- When the suspension is the second demerit suspension within one year, your licence is suspended for three months.
- When the suspension is the third or more demerit suspension within two years, your licence is suspended for six months. In addition, you may be required to appear before the Alberta Transportation Safety Board.
- There is no remedy or appeal against a demerit point suspension, unless it can be proven the demerit points were assigned in error. You may request to review your driving record on these grounds by making a written submission to the Driver Fitness and Monitoring Branch.
- When a demerit point suspension has been served, the licence is reinstated with seven points. These points remain on your record until a period of two years from the assessed date has passed.
- When two years have elapsed from the date of a conviction, the number of points assessed for that conviction are removed from your record. Remember, the date of conviction is the date that you actually pay your fine or are found guilty in absence, not the date that you received the fine.
- If an approved defensive driving course has been successfully completed prior to accumulating 15 or more points, a maximum of three demerit points may be removed from a driving record once every two years.
|Failing to remain at the scene of an accident||
|Careless driving||6 points|
|Failing to stop for a school bus||6 points|
|Failing to stop at a railway crossing|
|– school bus or vehicle carrying explosives, gas or flammable liquids||5 points|
|Failing to stop for a peace officer||5 points|
|Failing to yield right-of-way to a pedestrian in a crosswalk||4 points|
|Following too closely||4 points|
|Driving left of centre||3 points|
|Driving on the wrong way of a one-way highway||3 points|
|Failing to report an accident||3 points|
|Failing to stop at a stop sign||3 points|
|Failing to stop at a red light intersection||3 points|
|Impeding passing vehicle||3 points|
|Improper passing||3 points|
|Failing to obey instruction of traffic control device||2 points|
|Improper backing||2 points|
|Improper turns||2 points|
|Improper turns – U turn||2 points|
|Traffic lane violation||2 points|
|Speeding – exceeding limit by more than 50 km/h||6 points|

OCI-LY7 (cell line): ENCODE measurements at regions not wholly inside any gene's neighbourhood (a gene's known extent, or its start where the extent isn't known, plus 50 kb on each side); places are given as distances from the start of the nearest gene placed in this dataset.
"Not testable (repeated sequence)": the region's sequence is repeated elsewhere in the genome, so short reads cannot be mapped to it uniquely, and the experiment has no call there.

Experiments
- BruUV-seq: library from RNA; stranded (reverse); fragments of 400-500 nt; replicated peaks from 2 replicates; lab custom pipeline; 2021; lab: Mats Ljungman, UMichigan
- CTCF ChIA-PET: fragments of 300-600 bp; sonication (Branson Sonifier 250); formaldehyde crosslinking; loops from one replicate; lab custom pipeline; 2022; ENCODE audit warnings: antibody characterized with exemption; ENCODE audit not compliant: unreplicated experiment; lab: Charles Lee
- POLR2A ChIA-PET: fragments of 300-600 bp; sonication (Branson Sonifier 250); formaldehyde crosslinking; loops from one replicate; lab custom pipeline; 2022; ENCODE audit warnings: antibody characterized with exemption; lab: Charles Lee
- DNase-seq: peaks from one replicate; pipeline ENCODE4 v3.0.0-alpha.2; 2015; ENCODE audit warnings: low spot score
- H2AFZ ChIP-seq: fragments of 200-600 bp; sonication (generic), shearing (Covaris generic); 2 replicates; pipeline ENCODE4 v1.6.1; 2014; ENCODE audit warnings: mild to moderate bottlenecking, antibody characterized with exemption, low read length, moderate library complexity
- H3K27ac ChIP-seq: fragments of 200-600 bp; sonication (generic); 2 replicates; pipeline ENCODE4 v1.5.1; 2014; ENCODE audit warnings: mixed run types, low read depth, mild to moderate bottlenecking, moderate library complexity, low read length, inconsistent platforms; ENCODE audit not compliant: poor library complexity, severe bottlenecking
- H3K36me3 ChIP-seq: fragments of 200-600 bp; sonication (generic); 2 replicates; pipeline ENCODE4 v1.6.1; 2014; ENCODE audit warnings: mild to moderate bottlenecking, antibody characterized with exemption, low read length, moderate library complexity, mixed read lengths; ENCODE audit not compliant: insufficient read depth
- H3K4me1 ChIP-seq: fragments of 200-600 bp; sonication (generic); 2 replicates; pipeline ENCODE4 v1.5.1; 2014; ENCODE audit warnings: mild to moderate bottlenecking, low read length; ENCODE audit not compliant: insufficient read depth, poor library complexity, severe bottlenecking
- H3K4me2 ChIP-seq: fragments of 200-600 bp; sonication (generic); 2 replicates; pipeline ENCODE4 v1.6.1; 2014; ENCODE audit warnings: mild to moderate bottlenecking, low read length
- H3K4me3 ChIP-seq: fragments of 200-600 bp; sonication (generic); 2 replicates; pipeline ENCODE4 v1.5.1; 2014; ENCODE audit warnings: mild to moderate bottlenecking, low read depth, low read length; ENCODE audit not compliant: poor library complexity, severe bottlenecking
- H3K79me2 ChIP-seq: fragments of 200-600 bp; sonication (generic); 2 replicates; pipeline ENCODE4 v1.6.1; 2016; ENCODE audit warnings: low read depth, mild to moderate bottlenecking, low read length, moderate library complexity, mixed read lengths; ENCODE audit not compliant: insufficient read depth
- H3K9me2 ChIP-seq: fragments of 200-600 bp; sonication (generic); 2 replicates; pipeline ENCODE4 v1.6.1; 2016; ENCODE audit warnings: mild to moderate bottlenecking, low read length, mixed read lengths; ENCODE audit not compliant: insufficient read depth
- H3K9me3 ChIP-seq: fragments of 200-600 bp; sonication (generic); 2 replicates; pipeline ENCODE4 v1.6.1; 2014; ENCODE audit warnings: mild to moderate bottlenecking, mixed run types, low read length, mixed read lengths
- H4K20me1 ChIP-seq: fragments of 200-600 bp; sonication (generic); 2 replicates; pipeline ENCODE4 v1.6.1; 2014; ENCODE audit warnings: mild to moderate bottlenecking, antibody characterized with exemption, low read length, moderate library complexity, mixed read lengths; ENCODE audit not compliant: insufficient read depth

|Speeding – exceeding limit by more than 30 km/h but not more than 50 km/h||4 points|
|Speeding – unreasonable rate||4 points|
|Speeding – exceeding limit by more than 15 km/h but not more than 30 km/h||3 points|
|Speeding – exceeding limit by up to 15 km/h||2 points|
Now… what you might not know is there are ways within the system to reduce the amount of demerit points against your license! Yes. It is certainly another way for someone to make money off your misfortune of obtaining handwritten traffic violations. But it is still a way to reduce the number of demerits against your license and get you further away from the 15-point threshold and a suspended license.
Online Defensive Driving Courses
Alberta’s Online Registry Service… has partnered with Fleet Safety International to offer online defensive driving courses. There is a 6-hour Defensive Driving Course which upon successful completion by the participant you will receive 3-demerit points reduced from your current driving record.
Alberta Motor Association (AMA)… offers defensive driving courses geared towards people who want to improve their driving skills. They have several courses designed for a variety of age groups and skill levels.
The ‘good news’ in all of this is you no longer have to sell your automobile because you, like myself like to collect speeding tickets. At the very least we both now know, there are ways to reduce the number of demerit points against our licenses. And we understand how the demerit point system in Alberta functions. However, I must say the exceptional part of reading all this information is you can get 1,000 speeding tickets by Photo-Radar and never lose your license.
Be safe out there. Be respectful of others. And remember a safe defensive driver always makes it home after each and every journey.